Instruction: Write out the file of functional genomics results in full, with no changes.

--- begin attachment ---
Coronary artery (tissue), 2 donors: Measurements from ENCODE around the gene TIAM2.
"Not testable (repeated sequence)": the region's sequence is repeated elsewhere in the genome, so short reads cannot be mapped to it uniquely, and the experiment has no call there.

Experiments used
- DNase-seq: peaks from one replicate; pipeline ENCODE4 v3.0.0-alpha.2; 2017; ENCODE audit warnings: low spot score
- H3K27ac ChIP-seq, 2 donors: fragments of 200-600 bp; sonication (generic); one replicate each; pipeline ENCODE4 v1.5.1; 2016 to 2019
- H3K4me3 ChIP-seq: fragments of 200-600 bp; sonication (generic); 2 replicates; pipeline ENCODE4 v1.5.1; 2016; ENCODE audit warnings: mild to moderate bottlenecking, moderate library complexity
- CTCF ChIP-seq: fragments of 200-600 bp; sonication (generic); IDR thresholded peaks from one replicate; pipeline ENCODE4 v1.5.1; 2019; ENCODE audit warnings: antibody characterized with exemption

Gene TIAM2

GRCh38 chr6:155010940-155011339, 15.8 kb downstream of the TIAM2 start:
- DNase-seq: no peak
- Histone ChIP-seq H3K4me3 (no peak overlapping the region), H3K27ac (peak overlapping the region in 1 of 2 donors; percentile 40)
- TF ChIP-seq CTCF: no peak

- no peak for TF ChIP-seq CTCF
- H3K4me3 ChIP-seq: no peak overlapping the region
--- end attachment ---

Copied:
Coronary artery (tissue), 2 donors: Measurements from ENCODE around the gene TIAM2.
"Not testable (repeated sequence)": the region's sequence is repeated elsewhere in the genome, so short reads cannot be mapped to it uniquely, and the experiment has no call there.

Experiments used
- DNase-seq: peaks from one replicate; pipeline ENCODE4 v3.0.0-alpha.2; 2017; ENCODE audit warnings: low spot score
- H3K27ac ChIP-seq, 2 donors: fragments of 200-600 bp; sonication (generic); one replicate each; pipeline ENCODE4 v1.5.1; 2016 to 2019
- H3K4me3 ChIP-seq: fragments of 200-600 bp; sonication (generic); 2 replicates; pipeline ENCODE4 v1.5.1; 2016; ENCODE audit warnings: mild to moderate bottlenecking, moderate library complexity
- CTCF ChIP-seq: fragments of 200-600 bp; sonication (generic); IDR thresholded peaks from one replicate; pipeline ENCODE4 v1.5.1; 2019; ENCODE audit warnings: antibody characterized with exemption

Gene TIAM2

GRCh38 chr6:155010940-155011339, 15.8 kb downstream of the TIAM2 start:
- DNase-seq: no peak
- Histone ChIP-seq H3K4me3 (no peak overlapping the region), H3K27ac (peak overlapping the region in 1 of 2 donors; percentile 40)
- TF ChIP-seq CTCF: no peak

- no peak for TF ChIP-seq CTCF
- H3K4me3 ChIP-seq: no peak overlapping the region